[San-Diego-pm] Need some general advice (non-perl)
elspicyjack at gmail.com
Sun Sep 2 10:36:28 PDT 2012
On Fri, Aug 31, 2012 at 10:16 PM, Richard Bychowski <wrinkles at gmail.com> wrote:
> I have very limited system administration background, having "managed" shared hosting for a number of my website clients, and having managed my own linux box in my office. I have recently taken a position as a technical support coordinator for a K-12 private school. The network has around 150-200 networked devices and a SonicWall security appliance.
> So here's the question. I just purchased a Ubuntu server from system76.com. I will be installing Request Tracker, Nagios, enkive, etc. These can be installed from source, from Ubuntu repository, or sometimes from CPAN. What factors should I consider in choosing an install method?
As Brad has already mentioned, using the distro versions of these
packages is probably the path of least pain. Installing them yourself
is more work, but will give you visibility into the inner workings of
the system, so upgrades could be easier at a later date. You need to
decide what you would rather have, pain now (installing from source)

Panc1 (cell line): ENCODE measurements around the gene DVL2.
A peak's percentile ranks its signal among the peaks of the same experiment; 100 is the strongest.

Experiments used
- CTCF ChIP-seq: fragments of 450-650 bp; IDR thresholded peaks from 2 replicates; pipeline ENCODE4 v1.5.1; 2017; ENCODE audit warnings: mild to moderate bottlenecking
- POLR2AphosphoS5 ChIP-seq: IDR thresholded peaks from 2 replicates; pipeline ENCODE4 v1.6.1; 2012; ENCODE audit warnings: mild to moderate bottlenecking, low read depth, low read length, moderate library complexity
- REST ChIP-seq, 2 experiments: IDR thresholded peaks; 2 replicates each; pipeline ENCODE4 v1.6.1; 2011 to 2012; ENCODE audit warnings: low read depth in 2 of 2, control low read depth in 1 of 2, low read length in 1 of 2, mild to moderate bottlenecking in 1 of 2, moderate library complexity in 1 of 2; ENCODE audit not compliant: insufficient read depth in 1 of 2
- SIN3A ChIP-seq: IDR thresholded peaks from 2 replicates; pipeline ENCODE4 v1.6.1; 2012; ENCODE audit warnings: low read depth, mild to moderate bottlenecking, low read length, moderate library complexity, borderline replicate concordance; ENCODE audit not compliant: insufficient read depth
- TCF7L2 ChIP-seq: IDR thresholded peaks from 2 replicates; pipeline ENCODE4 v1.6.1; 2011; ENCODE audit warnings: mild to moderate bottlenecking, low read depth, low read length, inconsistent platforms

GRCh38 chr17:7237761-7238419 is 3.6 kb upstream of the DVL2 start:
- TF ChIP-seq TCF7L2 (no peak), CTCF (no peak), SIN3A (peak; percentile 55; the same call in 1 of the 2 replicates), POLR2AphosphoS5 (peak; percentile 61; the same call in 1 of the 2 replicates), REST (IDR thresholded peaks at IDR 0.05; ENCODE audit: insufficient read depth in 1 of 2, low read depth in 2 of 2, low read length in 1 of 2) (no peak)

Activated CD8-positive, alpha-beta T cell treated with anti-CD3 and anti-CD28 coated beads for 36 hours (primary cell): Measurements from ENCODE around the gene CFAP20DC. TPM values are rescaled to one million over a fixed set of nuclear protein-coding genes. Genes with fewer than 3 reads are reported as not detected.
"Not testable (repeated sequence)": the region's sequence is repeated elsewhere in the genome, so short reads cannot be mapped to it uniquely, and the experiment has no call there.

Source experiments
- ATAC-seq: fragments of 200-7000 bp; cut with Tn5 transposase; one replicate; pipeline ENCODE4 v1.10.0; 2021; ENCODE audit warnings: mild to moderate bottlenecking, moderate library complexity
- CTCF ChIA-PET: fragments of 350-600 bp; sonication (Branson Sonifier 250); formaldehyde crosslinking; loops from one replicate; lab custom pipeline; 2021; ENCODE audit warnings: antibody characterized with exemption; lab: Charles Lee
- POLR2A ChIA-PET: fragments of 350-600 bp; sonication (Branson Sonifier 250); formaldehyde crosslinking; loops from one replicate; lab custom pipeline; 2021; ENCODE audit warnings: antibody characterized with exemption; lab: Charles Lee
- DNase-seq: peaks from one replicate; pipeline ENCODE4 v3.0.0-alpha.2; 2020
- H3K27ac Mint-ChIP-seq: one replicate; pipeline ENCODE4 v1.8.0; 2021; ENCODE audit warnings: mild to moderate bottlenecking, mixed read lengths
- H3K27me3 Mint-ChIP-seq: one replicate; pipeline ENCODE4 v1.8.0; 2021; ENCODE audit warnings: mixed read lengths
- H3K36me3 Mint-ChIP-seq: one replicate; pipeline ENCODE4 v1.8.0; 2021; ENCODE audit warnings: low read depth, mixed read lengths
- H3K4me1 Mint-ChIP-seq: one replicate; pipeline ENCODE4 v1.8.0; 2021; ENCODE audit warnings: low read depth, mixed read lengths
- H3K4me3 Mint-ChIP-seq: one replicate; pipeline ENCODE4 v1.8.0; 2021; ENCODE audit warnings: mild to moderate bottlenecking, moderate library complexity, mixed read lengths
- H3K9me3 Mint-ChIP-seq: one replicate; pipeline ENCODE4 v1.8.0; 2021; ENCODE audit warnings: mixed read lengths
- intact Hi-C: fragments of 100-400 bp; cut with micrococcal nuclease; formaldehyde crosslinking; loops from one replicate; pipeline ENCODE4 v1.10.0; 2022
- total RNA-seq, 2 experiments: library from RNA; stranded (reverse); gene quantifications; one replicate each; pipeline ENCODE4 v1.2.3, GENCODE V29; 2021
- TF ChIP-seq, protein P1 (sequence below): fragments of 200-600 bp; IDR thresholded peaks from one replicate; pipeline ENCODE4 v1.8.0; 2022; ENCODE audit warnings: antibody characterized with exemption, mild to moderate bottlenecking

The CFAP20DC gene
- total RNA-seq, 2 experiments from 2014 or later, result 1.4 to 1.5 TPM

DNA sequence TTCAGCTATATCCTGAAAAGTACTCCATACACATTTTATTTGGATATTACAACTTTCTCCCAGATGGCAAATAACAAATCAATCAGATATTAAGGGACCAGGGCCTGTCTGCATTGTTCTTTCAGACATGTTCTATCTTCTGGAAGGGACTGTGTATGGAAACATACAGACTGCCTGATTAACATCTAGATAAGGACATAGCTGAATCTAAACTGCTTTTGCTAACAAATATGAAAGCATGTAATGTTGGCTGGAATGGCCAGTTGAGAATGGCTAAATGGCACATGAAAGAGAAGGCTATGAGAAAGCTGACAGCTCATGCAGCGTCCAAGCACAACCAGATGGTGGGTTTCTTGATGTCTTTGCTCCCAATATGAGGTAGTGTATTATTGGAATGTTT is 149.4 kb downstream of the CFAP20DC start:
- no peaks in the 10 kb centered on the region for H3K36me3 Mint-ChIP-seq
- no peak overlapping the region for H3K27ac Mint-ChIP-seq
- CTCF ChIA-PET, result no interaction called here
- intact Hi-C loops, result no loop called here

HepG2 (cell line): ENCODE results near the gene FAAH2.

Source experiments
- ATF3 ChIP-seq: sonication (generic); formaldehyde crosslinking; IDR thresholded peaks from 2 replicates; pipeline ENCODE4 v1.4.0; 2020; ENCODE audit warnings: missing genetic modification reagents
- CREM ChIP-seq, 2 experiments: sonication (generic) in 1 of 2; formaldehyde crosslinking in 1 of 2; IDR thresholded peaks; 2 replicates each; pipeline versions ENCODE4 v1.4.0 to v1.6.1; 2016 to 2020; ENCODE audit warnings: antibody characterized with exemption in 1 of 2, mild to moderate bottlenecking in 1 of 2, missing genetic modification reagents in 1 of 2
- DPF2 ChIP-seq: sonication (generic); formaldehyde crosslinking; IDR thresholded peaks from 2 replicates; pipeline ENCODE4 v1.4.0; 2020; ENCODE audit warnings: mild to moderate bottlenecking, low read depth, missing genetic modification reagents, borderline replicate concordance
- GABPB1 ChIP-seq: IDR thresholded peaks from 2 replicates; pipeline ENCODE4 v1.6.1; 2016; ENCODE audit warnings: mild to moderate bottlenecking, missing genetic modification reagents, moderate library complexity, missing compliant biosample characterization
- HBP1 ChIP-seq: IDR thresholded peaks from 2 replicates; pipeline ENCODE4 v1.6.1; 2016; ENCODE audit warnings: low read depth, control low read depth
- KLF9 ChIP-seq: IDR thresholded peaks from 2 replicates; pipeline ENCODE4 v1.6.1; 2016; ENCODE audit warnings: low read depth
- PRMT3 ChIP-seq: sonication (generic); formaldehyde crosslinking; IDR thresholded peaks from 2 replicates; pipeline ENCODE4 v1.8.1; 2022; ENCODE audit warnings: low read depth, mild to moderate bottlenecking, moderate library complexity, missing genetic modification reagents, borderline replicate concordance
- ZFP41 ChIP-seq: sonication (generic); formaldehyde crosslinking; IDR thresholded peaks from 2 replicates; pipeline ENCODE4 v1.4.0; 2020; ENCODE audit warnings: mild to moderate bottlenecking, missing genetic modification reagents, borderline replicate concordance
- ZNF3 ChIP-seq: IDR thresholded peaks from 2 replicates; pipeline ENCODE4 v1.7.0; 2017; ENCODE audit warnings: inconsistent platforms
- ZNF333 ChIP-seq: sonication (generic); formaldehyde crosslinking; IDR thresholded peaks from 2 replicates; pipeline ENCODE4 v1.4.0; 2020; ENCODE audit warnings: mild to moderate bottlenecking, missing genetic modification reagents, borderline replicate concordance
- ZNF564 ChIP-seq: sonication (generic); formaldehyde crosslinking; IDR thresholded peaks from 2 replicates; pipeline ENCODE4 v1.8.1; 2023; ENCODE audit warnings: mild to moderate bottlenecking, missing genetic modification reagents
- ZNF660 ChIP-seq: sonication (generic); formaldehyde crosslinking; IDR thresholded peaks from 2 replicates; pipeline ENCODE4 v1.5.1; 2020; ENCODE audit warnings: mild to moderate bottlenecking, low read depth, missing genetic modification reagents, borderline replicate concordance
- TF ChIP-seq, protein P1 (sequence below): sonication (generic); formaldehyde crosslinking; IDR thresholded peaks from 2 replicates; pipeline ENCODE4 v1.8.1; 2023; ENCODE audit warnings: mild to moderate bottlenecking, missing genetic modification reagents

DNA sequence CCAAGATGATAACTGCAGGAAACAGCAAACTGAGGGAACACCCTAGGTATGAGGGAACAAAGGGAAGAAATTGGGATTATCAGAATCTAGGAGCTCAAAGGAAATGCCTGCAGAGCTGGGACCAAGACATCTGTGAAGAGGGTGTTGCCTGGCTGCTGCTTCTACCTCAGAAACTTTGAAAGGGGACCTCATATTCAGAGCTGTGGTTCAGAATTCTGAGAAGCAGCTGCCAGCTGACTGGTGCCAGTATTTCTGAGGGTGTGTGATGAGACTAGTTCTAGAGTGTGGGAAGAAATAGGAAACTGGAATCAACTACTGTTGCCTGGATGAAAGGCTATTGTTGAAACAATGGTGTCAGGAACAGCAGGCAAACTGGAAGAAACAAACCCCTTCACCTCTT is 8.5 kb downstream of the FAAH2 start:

or pain later (upgrading the system). There's also a middle ground of
building your own Perl .deb packages using system tools, there's a
tool called dh-make-perl that will do this for you. I use this
frequently for building packages of Perl modules that my distro has
not packaged for me.
> What other tools (or books even) do you suggest for tracking and managing a network of this size?
It used to be Running Linux (O'Reilly) would be the general
recommendation. I would say the basics of system administration could
still be had from that book, augmented with
1) Ubuntu's community support wiki
2) Whatever mailing lists your local Linux User's Group hang out on
3) Knowledge of how to ask your questions on Google, then filtering
the answers to get the information you need.
Tech books go out of date very quickly, so I think it's hard now to
recommend them because of this.
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